October 30th, 2008

Here we are at the Motley Cow


100_6276
Originally uploaded by tometrekkers
We had a great "children's writers dinner" in Iowa City last night. Barbara O'Connor (seated on the far right) was our guest of honor. And I'm going to post a picture of us before I forget how to do that (it's really not that hard...I don't know why I don't post more pictures on my blog). That's Britt (left) and me (right) standing in the back. I wonder if she's standing on her tiptoes? I always thought she and I were the same height...funny how I delude myself like that. Seated next to Barbara (from left to right) is Wendy, jillsbooks and sarah_prineas.

Most of us went to hear Barbara's presentation at Longfellow Elementary yesterday early afternoon, which was a treat. I always enjoy watching someone else's school visit presentation. Barbara does a lot of the same things I do. I thought the same thing about David Patenaude when I saw his presentation last week. Yet all three of us have very different presentations.

We're lucky here in Iowa City...we get a lot of visiting authors. And from my perspective, what's even luckier is I live in a community with wonderful writers WHO LIKE TO GET TOGETHER! We just had dinner with another visiting author (Beckie Weinheimer) a couple weeks ago...unfortunately, I forgot to bring my camera that night, so I have no documentation of the event. She'll just have to come back so we can do it again and I can take a picture then. The thing about children's writers is you get a group of us together, we're all best friends by the end of the evening.


web metrics

Proposals vs. 2-book contracts vs. writing on spec

One of things we talked about at our authors dinner last night was selling a proposal vs. having a 2-book contract (where the second book is unknown). I've never had a 2-book contract, but a number of my most recent contracts were sold just on a proposal.

I always thought it would be better to have a 2-book contract than simply an opportunity to sell a book on proposal. A 2-book contract means the publisher really believes in you and wants to keep working with you. But one of the people last night said she had a 2-book contract and she's sent in FOUR manuscripts since that first book, none of which was "right" for the publisher. That would be really stressful for me.

Maybe it is better to sell on a proposal? I'm still secure in my knowledge that the publisher believes in me and wants to keep working with me...and as an added bonus, I know they actually want what I'm working on!

The only problem with selling a book on proposal is sometimes when you start writing you end up wanting to take the book in a whole new direction from what you proposed...that's what happened with Yes, I Know the Monkey Man. My editor wanted the book I proposed, not the book I actually started writing. I was really at a loss when she didn't like where I was going. I started to wonder whether selling a book on proposal was really so wonderful. Maybe it would've been better if I'd been writing on spec? Then I could write the book however I wanted to write it...but of course, I may never have sold it.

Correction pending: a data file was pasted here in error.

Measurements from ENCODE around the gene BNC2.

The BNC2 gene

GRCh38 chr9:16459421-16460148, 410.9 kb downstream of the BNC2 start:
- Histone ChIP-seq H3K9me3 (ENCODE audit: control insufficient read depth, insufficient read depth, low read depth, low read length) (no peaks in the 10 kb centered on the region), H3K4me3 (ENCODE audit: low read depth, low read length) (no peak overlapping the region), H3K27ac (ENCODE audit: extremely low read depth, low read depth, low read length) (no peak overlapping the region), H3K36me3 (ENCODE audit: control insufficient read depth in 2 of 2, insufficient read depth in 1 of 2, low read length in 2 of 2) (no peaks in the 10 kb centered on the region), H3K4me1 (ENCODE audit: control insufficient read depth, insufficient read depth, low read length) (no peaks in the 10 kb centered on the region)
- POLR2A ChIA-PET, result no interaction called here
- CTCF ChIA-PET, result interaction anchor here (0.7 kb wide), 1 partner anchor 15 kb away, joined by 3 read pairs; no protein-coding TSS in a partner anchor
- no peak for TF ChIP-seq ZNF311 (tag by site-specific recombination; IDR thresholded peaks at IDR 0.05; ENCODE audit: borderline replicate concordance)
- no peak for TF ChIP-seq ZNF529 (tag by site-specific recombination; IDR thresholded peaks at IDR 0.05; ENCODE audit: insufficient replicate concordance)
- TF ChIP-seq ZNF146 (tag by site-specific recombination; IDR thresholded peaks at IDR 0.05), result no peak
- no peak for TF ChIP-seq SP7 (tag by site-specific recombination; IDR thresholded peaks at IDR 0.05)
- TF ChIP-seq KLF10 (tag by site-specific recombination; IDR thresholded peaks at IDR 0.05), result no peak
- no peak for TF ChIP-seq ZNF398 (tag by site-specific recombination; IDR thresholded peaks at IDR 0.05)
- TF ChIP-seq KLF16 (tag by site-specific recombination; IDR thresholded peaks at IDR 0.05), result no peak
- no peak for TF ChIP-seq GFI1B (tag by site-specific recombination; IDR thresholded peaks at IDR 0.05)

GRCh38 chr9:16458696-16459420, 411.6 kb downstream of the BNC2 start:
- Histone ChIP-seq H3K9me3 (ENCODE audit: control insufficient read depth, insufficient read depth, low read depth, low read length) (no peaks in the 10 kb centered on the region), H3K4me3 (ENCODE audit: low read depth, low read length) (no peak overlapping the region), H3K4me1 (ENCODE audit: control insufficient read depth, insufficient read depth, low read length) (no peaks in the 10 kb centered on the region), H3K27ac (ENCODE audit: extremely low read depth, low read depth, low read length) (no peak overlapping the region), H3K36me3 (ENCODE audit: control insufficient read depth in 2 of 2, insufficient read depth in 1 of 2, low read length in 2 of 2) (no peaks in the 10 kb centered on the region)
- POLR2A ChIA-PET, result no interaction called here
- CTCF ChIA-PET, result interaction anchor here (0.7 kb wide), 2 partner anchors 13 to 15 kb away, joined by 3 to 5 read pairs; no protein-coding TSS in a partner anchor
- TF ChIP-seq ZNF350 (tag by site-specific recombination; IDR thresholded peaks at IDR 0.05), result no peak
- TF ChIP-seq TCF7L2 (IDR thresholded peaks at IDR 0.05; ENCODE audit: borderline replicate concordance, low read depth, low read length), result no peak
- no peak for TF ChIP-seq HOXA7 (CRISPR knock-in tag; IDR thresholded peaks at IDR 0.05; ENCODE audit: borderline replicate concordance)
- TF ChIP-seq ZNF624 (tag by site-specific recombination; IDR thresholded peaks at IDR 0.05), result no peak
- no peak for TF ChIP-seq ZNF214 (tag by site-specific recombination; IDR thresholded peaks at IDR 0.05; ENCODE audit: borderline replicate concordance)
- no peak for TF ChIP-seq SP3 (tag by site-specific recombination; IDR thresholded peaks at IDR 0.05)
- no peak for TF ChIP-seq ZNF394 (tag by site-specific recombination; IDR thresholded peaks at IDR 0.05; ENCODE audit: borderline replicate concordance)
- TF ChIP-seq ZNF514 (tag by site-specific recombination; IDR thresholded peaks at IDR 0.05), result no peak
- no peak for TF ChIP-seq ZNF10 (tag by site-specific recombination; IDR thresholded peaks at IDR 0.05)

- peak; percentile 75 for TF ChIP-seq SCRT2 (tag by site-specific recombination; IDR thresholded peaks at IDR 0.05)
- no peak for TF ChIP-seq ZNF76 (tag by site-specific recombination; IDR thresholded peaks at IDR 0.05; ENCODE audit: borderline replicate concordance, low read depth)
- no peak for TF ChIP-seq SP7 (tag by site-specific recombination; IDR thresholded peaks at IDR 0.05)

In the end, I resolved the issue by asking my agent to read my original proposal and my brand new proposal...my agent agreed with my editor, so I went back to the original proposal. It took me a while to get back into it...I really mourned that new proposal (the story that would never be). And then when I did get back into it, I was almost too stressed to write because that deadline was looming and I knew I wasn't going to make it. I'd wasted too much time going off on my tangent. Fortunately, there was plenty of time built into the schedule, so even though I missed that first deadline, the book did not have to be pushed back. And ultimately, I'm happy with how the book turned out.

My agent has been waiting patiently for me to finish something new that she can shop around to "bigger" publishers (a new publisher isn't going to to give me a contract on a proposal)...and I've been fantasizing that maybe if I got in with a larger house, perhaps a 2-book contract would come my way? But do I really want that 2-book contract? Do I even want to work with a larger house?

I guess as long as my current publishers are willing to give me contracts based on proposals, I have no reason to go elsewhere. But in this economy (plus there have been changes at both houses I've sold proposals to), will they still be willing to give me a contract on just a proposal?

Maybe it's good to work both fronts? Hmm...I think that means I've got my NaNoRebel goal. I've already got a proposal sitting at Peachtree, so we'll see what happens with that. In the meantime, I will finish my series proposal for Albert Whitman and I will revise I Am Anna Winkler so my agent can hopefully send it out. I don't know if it's realistic to accomplish both those goals in November or not (I haven't even reread I Am Anna Winkler in well over a year...and I don't know when I'm going to get my last chance to fix anything that's wrong with Yes, I Know the Monkey Man, nor do I know how long that's going to take me)...maybe I should shoot for finishing these two things by Christmas?


web metrics